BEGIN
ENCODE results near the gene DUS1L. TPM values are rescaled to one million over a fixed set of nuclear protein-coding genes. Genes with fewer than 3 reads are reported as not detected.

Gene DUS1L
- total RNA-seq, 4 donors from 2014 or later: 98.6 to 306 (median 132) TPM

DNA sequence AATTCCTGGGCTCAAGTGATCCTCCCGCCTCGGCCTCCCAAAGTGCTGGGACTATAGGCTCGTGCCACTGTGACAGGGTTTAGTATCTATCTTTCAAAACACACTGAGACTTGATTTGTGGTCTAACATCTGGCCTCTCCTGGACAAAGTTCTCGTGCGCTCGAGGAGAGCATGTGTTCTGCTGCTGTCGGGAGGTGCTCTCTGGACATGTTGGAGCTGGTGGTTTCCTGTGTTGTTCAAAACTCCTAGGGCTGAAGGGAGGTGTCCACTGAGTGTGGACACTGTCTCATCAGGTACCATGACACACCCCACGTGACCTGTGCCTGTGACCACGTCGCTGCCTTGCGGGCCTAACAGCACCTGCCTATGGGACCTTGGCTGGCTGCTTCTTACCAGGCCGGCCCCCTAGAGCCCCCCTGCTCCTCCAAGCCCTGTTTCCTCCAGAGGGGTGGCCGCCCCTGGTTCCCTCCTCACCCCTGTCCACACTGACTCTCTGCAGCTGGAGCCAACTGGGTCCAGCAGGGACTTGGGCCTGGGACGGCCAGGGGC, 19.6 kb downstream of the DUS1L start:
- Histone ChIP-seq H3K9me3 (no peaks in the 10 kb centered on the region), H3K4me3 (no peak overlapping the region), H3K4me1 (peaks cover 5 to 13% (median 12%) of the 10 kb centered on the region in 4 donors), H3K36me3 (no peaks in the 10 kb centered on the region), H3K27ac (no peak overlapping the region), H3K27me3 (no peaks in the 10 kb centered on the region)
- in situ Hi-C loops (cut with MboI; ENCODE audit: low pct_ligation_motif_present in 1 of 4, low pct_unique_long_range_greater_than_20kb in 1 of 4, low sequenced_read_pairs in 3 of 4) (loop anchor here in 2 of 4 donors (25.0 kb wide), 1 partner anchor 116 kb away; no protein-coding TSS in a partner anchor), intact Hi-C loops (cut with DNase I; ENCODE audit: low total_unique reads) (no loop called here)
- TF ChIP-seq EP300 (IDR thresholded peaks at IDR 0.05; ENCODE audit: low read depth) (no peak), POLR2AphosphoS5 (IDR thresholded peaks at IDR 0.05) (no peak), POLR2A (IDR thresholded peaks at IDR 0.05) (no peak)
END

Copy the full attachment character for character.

ENCODE results near the gene DUS1L. TPM values are rescaled to one million over a fixed set of nuclear protein-coding genes. Genes with fewer than 3 reads are reported as not detected.

Gene DUS1L
- total RNA-seq, 4 donors from 2014 or later: 98.6 to 306 (median 132) TPM

DNA sequence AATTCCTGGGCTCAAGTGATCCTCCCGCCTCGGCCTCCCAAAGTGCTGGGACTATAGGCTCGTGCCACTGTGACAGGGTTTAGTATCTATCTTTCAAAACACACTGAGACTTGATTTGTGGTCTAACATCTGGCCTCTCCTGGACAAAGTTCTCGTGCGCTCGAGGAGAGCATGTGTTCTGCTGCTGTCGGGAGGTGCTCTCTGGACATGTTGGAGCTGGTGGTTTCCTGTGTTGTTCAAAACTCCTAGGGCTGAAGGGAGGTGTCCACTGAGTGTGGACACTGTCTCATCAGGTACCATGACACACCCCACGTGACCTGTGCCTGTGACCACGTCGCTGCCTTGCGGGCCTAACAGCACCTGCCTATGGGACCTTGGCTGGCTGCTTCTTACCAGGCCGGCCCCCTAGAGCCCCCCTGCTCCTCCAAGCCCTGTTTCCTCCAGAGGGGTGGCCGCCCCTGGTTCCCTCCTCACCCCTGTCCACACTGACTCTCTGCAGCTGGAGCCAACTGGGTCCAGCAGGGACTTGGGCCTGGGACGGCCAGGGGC, 19.6 kb downstream of the DUS1L start:
- Histone ChIP-seq H3K9me3 (no peaks in the 10 kb centered on the region), H3K4me3 (no peak overlapping the region), H3K4me1 (peaks cover 5 to 13% (median 12%) of the 10 kb centered on the region in 4 donors), H3K36me3 (no peaks in the 10 kb centered on the region), H3K27ac (no peak overlapping the region), H3K27me3 (no peaks in the 10 kb centered on the region)
- in situ Hi-C loops (cut with MboI; ENCODE audit: low pct_ligation_motif_present in 1 of 4, low pct_unique_long_range_greater_than_20kb in 1 of 4, low sequenced_read_pairs in 3 of 4) (loop anchor here in 2 of 4 donors (25.0 kb wide), 1 partner anchor 116 kb away; no protein-coding TSS in a partner anchor), intact Hi-C loops (cut with DNase I; ENCODE audit: low total_unique reads) (no loop called here)
- TF ChIP-seq EP300 (IDR thresholded peaks at IDR 0.05; ENCODE audit: low read depth) (no peak), POLR2AphosphoS5 (IDR thresholded peaks at IDR 0.05) (no peak), POLR2A (IDR thresholded peaks at IDR 0.05) (no peak)